|From: Lady Helen (Original Message)||Sent: 6/12/2005 6:58 PM|
I'm new to the group but really love English history. There is a lot I don't know so I hope people don't mind my ignorance or if I ask too many questions. Like - why did the children John of Gaunt had with Catherine Swynford not legitimized until much later after their birth??
|From: MarkGB5||Sent: 6/13/2005 1:44 PM|
Katherine Swynford, whom John of Gaunt married as his third wife in 1396, had been his mistress since about 1372, but at that time John had recently married his second wife Constance of Castile. Therefore his four children by Katherine born between 1372 and 1379 were illegitimate at the time of their birth. Constance died in 1394 and two years later John married Katherine. Their children were legitimated by the Pope later that same year. King Richard II also recognized their legitimacy in 1397, but specifically excluded them from the succession.
Thanks. It is interesting that the Beaufort children were excluded from the succession by Richard II but that their distant descended Henry VI eventually did become king.
|Henry VII was descended from John of Gaunt thru his mother Margaret Beaufort as well. Judy|
Sorry, I meant to say Henry VII.
|From: MarkGB5||Sent: 6/14/2005 1:53 PM|
Strictly speaking Henry VII was a usurper in that his sole claim to the throne came from his mother Margaret Beaufort, who was of the line specifically excluded from the succession by Richard II. But Henry conveniently overlooked that small point.
That is an interesting point. I am curious on another similar point - didn't Henry VIII's will chose the descendents of his sister Mary over his sister Margret in the succession, after his own children of course. Why then did Magrets great grandson James I came to the throne after Elizabeth and not the descendents of his sister Mary with Charles Brandon??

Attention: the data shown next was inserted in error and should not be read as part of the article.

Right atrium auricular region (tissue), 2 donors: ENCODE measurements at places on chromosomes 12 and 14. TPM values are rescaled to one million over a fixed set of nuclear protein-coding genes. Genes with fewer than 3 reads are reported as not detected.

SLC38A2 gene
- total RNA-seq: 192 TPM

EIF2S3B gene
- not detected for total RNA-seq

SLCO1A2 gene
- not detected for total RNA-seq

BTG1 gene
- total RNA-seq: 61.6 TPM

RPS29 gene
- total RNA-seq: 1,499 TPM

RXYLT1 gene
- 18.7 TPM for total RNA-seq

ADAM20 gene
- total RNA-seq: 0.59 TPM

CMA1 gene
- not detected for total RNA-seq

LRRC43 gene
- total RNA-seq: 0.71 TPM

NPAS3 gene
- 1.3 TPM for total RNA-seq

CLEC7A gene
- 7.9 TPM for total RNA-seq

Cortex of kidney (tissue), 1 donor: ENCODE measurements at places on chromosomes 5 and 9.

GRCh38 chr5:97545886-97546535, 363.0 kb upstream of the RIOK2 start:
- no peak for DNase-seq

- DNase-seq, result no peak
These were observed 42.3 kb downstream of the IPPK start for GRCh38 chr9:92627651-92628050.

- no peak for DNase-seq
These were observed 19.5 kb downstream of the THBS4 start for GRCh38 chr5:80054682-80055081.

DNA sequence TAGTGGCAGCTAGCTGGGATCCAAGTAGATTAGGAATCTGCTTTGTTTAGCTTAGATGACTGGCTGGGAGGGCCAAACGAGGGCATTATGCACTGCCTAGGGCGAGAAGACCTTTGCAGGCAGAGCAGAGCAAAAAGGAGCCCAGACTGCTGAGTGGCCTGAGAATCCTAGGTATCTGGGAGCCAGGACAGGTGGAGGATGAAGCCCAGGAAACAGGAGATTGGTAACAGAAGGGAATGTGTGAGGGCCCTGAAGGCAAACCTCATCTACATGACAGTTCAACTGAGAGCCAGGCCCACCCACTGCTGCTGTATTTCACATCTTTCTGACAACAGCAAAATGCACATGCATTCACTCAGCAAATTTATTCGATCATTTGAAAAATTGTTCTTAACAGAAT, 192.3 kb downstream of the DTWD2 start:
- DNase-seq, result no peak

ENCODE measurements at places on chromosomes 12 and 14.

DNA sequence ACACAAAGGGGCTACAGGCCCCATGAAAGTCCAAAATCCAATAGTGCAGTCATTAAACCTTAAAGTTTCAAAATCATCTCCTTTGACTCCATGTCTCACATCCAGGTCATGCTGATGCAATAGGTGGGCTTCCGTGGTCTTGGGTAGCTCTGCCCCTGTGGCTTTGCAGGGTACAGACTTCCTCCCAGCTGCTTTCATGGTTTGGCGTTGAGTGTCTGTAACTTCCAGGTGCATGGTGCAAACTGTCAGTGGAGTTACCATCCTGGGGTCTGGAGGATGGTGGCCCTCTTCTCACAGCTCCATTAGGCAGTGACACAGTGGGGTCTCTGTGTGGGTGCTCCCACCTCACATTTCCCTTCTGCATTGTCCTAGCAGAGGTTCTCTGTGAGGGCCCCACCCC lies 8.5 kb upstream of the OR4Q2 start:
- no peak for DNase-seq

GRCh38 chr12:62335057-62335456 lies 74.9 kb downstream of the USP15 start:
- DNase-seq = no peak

Lady Jane Grey who was queen for 9 days (after Henry VIII's son Edward VI) was the grand-daughter of Mary Tudor. Henry VIII disliked his sister Margaret could be part of the reason he disenherited her descendants, and I am sure that because her first husband was James IV of Scotland didn't help matters at all. The reason Jane was only queen for nine days was that she was put in the tower and executed. Then Mary I, Henry VIII's daughter became queen.
|Helen, you are right about Henry VI being descended from John of Gaunt. John was his great-grandfather and John's first wife Blanch was his great-grandmother. Judy|
Henry VII did not claim the throne thru right of bar sinister descent, but thru right of conquest. It's probably why he had himself crowned before marrying Elizabeth of York, so peeps would not say he had married into the kingship.
|From: MarkGB5||Sent: 6/15/2005 2:20 PM|
Lady Helen, it's true that Henry VIII excluded the heirs of his sister Margaret from the succession probably because he didn't want the Scots to take over England. He would have been happy enough to see it the other way round though. But by the time Elizabeth I was Queen and getting old with no heir of her own she in turn reluctantly reinstated the true line of succession by recognizing James VI, King of Scots as her heir.
|From: MarkGB5||Sent: 6/15/2005 3:40 PM|
It was not Henry VIII's will that excluded Margaret's heirs from the succession but the Act of Succession passed in 1544, three years before his death.
|"Katherine" by Anya Seton is an excellent historical fiction story about Katherine Swynford...Judy|